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Short Bio

Young adult fantasy author, Abby Arthur, grew up in an imaginary world of glowing magic and dastardly dragons, which has inspired her to write stories that help you escape reality.

Medium Bio

Young adult fantasy author, Abby Arthur, grew up in an imaginary world of glowing magic and dastardly dragons. She loves sharing the adventures of the people in that world with anyone desiring an escape from reality. Her first book is Twins of Shadow.

Long Bio

Abby Arthur spends the majority of her time lost in an imaginary world of glowing magic and dastardly dragons. She started winning writing contests and getting published in newspapers when she was just sixteen. She loves giving readers an escape from reality and is constantly creating new stories. Her magic portal is located in small town Iowa, protected by herself, her husband, and their son. Her first book is Twins of Shadow.

Book Metadata

About Twins of Shadow (Back Matter)

A crown prince and his twin brother are secretly skilled assassins…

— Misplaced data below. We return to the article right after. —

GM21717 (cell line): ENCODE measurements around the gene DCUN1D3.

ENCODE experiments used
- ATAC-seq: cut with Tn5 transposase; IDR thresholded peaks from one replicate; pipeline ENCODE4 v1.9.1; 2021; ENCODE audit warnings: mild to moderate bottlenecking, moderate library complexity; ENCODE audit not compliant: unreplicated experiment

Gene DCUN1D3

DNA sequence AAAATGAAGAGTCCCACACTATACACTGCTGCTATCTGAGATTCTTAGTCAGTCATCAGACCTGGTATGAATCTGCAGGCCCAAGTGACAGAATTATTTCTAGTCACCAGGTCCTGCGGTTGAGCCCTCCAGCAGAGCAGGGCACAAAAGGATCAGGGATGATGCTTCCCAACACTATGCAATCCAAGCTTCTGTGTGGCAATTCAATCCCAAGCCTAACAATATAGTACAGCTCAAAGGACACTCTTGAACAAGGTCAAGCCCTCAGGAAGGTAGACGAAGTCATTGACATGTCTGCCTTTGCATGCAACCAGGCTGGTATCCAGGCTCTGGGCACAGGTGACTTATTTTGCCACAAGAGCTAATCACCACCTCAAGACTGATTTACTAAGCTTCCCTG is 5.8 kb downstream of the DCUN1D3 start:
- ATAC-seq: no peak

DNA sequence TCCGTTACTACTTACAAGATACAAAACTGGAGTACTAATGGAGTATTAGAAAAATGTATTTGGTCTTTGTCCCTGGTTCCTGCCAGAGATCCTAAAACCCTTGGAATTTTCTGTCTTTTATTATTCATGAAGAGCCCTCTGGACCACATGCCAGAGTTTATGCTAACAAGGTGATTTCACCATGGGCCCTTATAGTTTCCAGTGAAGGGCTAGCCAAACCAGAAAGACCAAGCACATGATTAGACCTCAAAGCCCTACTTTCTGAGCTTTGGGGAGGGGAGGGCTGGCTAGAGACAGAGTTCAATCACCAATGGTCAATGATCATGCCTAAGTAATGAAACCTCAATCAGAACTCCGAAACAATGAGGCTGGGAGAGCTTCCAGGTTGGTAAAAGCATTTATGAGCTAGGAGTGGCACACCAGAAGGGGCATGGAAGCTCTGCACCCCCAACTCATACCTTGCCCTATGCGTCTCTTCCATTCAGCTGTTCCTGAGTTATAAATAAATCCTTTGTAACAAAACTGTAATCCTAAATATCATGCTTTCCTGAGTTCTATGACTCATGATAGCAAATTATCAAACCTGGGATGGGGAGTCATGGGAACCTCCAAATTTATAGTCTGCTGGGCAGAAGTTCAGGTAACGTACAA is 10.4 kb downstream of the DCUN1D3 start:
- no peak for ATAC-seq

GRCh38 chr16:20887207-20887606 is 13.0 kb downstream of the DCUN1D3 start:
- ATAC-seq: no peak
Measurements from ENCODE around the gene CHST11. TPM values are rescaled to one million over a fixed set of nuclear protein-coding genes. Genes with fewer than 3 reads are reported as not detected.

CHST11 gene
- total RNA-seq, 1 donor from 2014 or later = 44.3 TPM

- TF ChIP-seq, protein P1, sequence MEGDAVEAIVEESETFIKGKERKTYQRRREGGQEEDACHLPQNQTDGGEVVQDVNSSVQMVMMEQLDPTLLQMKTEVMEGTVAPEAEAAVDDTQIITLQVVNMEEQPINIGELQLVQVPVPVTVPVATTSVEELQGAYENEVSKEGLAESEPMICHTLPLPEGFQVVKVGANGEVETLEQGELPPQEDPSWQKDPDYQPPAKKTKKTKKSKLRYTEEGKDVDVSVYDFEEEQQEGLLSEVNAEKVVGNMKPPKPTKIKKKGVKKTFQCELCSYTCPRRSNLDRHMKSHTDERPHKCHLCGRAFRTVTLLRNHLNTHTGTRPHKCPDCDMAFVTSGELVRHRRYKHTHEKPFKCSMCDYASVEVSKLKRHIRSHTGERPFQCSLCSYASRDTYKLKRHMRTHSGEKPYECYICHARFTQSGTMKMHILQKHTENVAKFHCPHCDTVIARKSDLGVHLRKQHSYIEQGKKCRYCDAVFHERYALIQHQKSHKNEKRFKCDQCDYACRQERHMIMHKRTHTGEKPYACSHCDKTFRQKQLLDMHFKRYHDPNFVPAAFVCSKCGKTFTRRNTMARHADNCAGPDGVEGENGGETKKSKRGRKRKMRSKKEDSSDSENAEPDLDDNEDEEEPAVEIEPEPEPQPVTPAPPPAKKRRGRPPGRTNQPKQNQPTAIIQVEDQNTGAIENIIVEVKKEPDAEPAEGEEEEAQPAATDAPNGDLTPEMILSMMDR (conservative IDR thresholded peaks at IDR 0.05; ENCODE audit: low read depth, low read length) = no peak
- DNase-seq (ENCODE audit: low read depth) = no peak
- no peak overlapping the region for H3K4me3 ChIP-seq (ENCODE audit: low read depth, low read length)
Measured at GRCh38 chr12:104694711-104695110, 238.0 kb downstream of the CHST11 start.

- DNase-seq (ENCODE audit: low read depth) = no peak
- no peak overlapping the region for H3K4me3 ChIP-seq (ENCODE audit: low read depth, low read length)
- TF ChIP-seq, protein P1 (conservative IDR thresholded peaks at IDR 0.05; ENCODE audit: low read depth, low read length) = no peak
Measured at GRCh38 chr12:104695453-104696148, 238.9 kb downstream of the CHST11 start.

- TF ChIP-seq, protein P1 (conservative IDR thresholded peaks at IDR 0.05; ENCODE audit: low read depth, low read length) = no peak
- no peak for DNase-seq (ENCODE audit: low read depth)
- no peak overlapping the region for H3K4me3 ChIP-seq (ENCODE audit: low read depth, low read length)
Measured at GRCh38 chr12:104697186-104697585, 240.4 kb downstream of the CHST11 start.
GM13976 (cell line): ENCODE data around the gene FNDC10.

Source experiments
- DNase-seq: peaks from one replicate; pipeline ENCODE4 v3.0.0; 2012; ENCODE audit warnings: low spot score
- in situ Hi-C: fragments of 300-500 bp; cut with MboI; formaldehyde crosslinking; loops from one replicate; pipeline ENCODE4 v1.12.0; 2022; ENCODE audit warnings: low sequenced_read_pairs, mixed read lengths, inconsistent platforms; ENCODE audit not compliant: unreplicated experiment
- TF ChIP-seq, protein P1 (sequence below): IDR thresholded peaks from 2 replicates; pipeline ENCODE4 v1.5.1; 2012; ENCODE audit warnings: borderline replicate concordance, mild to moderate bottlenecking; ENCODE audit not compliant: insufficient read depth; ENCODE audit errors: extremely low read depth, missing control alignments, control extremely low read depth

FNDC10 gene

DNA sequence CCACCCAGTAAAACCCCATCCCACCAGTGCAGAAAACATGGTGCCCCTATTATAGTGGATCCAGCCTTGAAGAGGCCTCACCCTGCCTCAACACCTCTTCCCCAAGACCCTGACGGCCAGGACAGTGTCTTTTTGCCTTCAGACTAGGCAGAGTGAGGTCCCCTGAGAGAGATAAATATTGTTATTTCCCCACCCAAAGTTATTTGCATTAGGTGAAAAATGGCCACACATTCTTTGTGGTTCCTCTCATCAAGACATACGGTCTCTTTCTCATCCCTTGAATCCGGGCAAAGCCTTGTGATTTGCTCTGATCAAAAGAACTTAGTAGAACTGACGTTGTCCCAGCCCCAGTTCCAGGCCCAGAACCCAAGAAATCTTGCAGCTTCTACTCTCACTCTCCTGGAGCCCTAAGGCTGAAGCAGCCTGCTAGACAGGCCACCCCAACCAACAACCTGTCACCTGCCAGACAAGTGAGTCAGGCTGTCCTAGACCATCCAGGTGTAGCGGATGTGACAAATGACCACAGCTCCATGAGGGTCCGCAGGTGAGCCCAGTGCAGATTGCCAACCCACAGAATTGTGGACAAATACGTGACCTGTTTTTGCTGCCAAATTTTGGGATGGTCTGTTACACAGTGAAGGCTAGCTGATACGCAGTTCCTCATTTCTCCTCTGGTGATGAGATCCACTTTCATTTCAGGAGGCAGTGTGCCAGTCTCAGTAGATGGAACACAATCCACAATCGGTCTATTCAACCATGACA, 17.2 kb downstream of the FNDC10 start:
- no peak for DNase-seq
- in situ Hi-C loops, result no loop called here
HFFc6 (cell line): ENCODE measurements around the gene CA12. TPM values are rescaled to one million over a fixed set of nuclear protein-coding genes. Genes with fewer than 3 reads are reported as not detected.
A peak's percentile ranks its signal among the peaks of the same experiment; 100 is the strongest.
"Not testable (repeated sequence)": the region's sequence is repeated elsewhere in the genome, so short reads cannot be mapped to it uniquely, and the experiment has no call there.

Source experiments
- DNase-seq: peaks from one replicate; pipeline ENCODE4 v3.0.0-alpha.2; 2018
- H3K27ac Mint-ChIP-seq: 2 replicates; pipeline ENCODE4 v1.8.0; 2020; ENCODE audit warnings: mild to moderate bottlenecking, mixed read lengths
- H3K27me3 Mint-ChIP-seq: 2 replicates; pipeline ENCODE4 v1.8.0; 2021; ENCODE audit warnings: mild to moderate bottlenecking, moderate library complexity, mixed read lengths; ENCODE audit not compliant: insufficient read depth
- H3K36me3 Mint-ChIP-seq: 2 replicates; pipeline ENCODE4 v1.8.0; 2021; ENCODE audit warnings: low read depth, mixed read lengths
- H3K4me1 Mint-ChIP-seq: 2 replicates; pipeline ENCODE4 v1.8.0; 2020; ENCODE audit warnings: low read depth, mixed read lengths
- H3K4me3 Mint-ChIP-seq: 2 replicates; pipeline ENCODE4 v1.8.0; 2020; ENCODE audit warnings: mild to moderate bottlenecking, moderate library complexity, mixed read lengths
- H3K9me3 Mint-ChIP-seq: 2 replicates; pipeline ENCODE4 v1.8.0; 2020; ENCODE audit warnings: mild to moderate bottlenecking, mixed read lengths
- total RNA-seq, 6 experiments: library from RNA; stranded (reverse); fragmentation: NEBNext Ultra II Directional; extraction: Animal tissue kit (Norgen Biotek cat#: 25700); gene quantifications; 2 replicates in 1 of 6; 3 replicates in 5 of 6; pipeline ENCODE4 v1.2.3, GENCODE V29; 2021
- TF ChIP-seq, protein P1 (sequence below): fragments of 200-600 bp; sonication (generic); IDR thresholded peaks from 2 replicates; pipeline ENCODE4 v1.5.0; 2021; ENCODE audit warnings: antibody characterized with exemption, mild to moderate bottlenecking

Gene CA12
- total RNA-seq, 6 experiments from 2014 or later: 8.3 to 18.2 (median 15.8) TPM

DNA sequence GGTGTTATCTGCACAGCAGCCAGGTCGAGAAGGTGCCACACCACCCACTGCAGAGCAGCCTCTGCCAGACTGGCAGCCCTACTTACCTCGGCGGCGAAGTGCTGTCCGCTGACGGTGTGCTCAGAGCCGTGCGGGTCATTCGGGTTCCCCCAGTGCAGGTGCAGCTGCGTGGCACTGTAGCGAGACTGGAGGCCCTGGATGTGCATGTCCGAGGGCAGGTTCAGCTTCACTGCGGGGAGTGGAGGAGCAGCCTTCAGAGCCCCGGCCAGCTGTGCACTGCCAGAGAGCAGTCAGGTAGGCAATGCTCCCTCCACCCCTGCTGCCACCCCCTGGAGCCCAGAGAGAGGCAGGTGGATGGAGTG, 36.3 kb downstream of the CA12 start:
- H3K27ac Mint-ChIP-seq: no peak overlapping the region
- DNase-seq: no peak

…killing for a cause they both despise.

Bound to a dragon by a powerful spell, Tarrek and Albree are sent on their deadliest mission yet: Overcome an archangel, capture an innocent snake whisperer and smuggle him across foreign soil, alive. If they fail to comply with the spell’s demand, it will drive them to insanity. Yet a deadlier force commands their attention when an ice-wielding slave trader freezes several civilians in a local village, ensnaring Albree’s love interest in the process. Will the twins choose to complete their near-suicide mission or fight insanity to save innocent lives?

 

Q&A

  • Why is YA fantasy important to you?
  • What is the challenge of creating a whole world?